Public Sentiments & Performance of Industrial Indices: Evidence from Twitter Happiness Index.

AuthorJawed, Mohammad Shameem


The conventional financial theory suggests that the investor demonstrates rational behavior, leaving no room for any irrational behavior in influencing pricing of assets. With the introduction of behavioral finance, the view with regard to investor's behavior has been changing. Behavioral finance scholars defined investor sentiment as "a belief about future cash flows and investment risks that is not justified by the facts at hand" (Baker & Wurgler, 2007: 129). Li et al. (2017:497) referred sentiment as "the extent of investors' expectations diverge from the norm, either manifested as excessive optimism or pessimism". Researchers of behavioral finance have been actively exploring and substituting proxies for investor sentiments that may have an effect on pricing of assets (Baker & Wurgler, 2006; Kim & Kim, 2014; Shen, Liu & Zhang, 2018). Kim & Kim (2014) identified that scholars have used four broad sources of proxies for investor sentiments namely: a) investors survey, b) several market variables, c) news and social media, and d) popular internet message boards.

Extant literature has used social media like Twitter (Shen, Liu & Zhang, 2018; You, Guo & Peng, 2017; Zhang et al., 2018), Facebook (Siganos et al., 2014; Siikanen, 2018), etc. to operationalize investor sentiments and examine its effect on stock markets. Shen, Liu & Zhang (2018) used event study methodology to examine the impact of happiness sentiments extracted from the online social media, Twitter, on 26 international stock market returns. The study identified the skewness of stock returns to be significantly greater in the highest happiness days as compared to lowest happiness days. Examining 10 international stock markets You, Guo & Peng (2017) identified daily happiness as a powerful predicting variable for stock returns. Although analysis using the Granger noncausality test showcased the varying effect in different quantiles but the effect was found to be significant. Zhang et al. (2016) emphasized the crucial role played by the social media in stock markets. Examining 11 international stock markets Zhang et al. (2016) identified positive impact of happiness sentiments on the performance of stock markets. The happiness sentiments in this study were extracted from Twitter and were further grouped into quantiles of least to the most happiness days. Zhang et al. (2017), further extended the studies and identified linear and non-linear relationship among different international markets. Yet another study conducted by Li et al. (2017) identified bi-directional relationship between daily happiness sentiment and stocks return, excess trading volume and range-based volatility. Unlike other studies on investor sentiment analysis, the Li et al. (2017) study examined the local investor sentiment on the international stock market.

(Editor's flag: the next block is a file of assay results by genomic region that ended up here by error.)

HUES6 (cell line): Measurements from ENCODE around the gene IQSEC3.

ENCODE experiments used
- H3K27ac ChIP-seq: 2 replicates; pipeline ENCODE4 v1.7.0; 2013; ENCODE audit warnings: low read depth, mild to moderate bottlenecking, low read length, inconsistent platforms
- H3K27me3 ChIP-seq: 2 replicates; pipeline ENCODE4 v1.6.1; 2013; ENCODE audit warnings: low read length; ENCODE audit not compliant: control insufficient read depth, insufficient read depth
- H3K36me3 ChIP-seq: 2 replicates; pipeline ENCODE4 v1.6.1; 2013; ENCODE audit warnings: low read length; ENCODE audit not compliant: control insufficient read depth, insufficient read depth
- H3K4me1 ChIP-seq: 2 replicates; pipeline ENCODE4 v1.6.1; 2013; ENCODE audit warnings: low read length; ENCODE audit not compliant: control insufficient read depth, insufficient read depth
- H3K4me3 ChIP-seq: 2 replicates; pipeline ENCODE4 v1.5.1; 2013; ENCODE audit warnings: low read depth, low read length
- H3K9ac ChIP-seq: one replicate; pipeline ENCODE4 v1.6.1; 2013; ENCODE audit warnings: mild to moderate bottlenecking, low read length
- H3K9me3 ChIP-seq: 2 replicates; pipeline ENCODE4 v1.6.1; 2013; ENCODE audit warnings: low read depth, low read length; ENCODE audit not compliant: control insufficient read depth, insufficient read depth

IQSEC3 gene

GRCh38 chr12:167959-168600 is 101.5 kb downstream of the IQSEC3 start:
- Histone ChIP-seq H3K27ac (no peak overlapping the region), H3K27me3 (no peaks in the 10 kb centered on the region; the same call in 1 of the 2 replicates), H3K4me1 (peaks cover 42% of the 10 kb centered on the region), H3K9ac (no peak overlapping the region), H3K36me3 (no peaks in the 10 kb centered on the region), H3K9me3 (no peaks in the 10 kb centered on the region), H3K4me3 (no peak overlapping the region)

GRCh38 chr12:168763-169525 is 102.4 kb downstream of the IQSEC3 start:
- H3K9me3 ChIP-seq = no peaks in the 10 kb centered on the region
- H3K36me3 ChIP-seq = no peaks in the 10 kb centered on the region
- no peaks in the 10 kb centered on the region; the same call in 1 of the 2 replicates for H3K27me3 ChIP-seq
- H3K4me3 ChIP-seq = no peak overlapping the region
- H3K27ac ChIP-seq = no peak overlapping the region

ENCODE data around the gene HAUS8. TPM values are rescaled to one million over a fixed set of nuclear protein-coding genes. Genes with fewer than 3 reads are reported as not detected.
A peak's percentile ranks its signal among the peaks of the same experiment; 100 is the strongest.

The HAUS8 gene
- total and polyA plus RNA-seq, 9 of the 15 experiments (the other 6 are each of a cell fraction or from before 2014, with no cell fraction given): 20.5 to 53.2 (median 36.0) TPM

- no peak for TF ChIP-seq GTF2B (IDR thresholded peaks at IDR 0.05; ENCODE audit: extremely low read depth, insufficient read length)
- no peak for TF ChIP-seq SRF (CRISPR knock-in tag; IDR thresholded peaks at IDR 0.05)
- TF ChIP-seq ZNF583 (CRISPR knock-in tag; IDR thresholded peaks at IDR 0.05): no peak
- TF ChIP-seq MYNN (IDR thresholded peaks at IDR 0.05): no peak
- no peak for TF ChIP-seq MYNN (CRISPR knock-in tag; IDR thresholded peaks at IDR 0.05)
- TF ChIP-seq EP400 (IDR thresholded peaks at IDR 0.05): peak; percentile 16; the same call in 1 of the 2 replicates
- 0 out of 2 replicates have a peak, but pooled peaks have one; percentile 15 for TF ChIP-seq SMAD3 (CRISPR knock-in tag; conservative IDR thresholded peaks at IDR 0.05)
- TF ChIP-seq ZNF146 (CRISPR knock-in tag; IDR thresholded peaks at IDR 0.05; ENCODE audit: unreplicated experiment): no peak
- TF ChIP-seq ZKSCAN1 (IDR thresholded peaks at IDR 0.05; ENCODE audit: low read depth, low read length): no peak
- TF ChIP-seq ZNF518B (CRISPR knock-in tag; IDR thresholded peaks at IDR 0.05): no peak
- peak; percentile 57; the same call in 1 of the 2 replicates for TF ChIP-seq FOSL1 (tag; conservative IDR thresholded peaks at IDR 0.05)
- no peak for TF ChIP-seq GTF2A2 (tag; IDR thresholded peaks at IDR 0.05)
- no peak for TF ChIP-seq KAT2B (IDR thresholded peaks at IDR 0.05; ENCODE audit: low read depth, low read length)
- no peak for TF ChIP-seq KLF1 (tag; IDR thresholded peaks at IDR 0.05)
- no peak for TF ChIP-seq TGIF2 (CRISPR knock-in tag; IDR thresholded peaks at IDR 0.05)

Based on the extant literature we found that very few studies looked at the emerging market context. Moreover, none have explored the causal relationship of various sectoral stock market indices with Happiness Index, as they may show a very different behavior than market in general--depending upon their nature of business and hence could give new evidences and cues for the investors who take market positions...

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